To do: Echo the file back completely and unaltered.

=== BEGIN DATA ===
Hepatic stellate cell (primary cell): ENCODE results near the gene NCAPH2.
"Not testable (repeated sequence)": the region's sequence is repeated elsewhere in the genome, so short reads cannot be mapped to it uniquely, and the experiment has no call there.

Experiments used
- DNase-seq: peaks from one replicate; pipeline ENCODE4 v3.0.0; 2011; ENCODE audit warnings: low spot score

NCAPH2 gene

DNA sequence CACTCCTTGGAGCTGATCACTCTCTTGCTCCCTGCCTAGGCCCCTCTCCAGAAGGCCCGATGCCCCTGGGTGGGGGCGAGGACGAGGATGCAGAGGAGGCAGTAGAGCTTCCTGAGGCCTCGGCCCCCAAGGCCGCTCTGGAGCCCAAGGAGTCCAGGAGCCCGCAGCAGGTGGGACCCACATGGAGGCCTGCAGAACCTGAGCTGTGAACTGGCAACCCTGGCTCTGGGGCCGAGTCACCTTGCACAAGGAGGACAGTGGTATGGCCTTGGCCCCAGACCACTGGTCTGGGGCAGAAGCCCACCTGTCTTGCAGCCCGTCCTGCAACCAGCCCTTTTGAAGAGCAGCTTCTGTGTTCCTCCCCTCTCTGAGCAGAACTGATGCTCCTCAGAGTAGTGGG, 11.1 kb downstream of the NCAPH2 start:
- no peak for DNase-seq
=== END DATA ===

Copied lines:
Hepatic stellate cell (primary cell): ENCODE results near the gene NCAPH2.
"Not testable (repeated sequence)": the region's sequence is repeated elsewhere in the genome, so short reads cannot be mapped to it uniquely, and the experiment has no call there.

Experiments used
- DNase-seq: peaks from one replicate; pipeline ENCODE4 v3.0.0; 2011; ENCODE audit warnings: low spot score

NCAPH2 gene

DNA sequence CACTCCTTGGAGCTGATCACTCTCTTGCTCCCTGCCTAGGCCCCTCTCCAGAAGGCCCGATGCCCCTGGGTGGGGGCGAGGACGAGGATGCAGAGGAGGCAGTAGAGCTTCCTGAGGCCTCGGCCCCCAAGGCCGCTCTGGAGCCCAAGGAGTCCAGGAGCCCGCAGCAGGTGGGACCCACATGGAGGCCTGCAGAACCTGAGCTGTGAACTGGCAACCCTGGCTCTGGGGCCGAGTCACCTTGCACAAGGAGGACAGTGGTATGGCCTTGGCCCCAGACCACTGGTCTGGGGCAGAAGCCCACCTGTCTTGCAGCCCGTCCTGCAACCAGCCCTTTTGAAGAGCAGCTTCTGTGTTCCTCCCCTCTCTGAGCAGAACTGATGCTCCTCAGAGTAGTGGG, 11.1 kb downstream of the NCAPH2 start:
- no peak for DNase-seq